A main element in this part are two “walls of names”, with Jewish victims’ names (plus little Stars of David) etched on to thick glass panels that are arranged in several tiers, horizontally, so the names blur as you try to focus on individual ones. I found it also inviting creative photography (see below).
  
Artefacts on display are few in this part of the museum. These include some suitcases, a pair of tiny children’s shoes next to a pair of big adult boots, bits of barbed wire, and a very curious object: an old jar of prunes. The latter had been part of a food package, as distributed by the United Nations Relief and Rehabilitation Administration (UNRRA). It was received by one of the survivors of several Nazi concentration camps (including Auschwitz and Ravensbrück) who returned to Slovakia. For some reason she saved the jar unopened, and so it ended up becoming a most unusual museum piece.
  
In between the general info texts, documents, photos and artefacts are also a few text-and-photo panels with a special focus on particular individuals, which adds a balancing personal angle.
  
Between the first and second barrack stands a typical railway car apparently used in the deportations of Slovak Jews. It has no wheels but rests on stone blocks. Behind the open sliding door on the side I saw several wreaths, little memorial stones (in that Jewish tradition) and also a couple of crosses.
  
The second, more spacious stone barrack houses an additional, newer exhibition that focuses mainly on the wider system of the labour camps in Slovakia, also beyond Sered. The histories of several other camps are covered in some detail here. This exhibition too relies mostly on text-and-photo panels and is bilingual with English translations given throughout, but again, original documents are left untranslated. Among the very few artefacts on display is a fabric carrier bag as was produced by inmates in such labour camps, as well as a number of medals and a large shield from the local command of the Hlinka Guard (see above), with the initials “HG” in the centre underneath the Slovak national eagle symbol. There’s a dummy guard made from crude wood wearing a uniform too.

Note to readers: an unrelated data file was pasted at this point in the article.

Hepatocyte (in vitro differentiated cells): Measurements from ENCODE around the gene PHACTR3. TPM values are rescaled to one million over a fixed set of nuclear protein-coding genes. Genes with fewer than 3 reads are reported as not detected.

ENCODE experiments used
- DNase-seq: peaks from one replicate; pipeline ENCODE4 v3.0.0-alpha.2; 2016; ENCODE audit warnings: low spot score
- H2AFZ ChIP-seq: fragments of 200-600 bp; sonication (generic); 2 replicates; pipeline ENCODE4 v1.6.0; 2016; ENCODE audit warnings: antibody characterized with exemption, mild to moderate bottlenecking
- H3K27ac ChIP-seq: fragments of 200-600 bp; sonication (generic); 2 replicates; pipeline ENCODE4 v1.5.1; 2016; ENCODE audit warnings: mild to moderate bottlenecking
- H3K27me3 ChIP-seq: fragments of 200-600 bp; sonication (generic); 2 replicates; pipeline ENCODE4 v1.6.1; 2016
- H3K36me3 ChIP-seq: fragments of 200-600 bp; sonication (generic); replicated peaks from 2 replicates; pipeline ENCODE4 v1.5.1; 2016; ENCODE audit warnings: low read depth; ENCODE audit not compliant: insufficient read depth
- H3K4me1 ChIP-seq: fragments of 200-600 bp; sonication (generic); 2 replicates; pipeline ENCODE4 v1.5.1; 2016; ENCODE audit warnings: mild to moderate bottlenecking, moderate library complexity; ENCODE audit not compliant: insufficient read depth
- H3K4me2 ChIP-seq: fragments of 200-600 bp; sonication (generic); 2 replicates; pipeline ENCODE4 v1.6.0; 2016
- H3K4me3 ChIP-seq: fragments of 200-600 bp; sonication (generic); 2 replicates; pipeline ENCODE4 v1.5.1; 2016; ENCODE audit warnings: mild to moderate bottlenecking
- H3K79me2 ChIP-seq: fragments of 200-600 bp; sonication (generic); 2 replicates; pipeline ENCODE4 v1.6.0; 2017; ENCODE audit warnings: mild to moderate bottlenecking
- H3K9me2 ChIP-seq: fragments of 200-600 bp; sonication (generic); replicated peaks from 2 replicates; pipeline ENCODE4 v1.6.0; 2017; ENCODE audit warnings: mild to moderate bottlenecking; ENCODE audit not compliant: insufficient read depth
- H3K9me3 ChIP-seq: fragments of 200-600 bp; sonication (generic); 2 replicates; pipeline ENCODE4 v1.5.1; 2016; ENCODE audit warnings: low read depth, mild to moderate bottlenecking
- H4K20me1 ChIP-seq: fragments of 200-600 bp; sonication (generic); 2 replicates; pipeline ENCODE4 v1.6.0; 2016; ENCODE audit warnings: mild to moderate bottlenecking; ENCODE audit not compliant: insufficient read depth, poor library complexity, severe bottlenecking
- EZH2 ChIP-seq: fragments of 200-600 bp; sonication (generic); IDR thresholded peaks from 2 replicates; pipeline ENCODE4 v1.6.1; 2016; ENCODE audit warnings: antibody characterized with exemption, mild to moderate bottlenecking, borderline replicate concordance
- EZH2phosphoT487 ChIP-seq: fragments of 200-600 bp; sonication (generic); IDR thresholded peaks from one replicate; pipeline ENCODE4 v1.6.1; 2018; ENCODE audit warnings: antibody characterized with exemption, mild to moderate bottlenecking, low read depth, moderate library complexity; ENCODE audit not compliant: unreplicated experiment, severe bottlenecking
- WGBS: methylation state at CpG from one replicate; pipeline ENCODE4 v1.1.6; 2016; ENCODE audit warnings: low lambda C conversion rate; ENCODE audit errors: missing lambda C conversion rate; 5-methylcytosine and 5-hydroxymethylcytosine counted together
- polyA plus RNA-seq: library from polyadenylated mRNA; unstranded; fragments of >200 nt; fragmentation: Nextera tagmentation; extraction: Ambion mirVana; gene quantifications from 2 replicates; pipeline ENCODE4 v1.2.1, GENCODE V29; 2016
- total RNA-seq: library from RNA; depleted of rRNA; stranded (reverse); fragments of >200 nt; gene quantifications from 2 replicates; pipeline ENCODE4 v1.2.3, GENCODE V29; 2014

There’s also a section about the Slovak National Uprising (see Muzeum SNP) and its brutal crushing by the German Nazis. The atrocities committed in the reprisals are covered in some detail, including that at Nemecka, as these also involved many Jewish victims. Other panels are concerned with the Einsatzgruppe H and its hunting down and massacring of Jews from August 1944. Yet more panels are about the subsequent exhumations from mass graves and the members of the Hlinka Guard put on trial after the war.
   
The largest item in this part of the museum is a large square block made from bricks and the front part is designated a “memorial wall”. At a station just in front of it you can find little pieces of paper and a couple of pens and a sign invites visitors to write down their thoughts, feelings or prayers and insert them into the wall. Indeed I saw quite a few rolled up messages slid into the round holes in the bricks. But of course you cannot read them. (I presume fishing such a message out would be as good as sacrilegious.)
  
Inside this brick block another exhibition section was being put together but that was still inaccessible at the time of my visit. This will have the extra title “The dark story of history”, as you could already see at the future entrance. That sign came with a usual do-not-enter symbol just beneath it … as if to say “dark history? Don’t go there!” …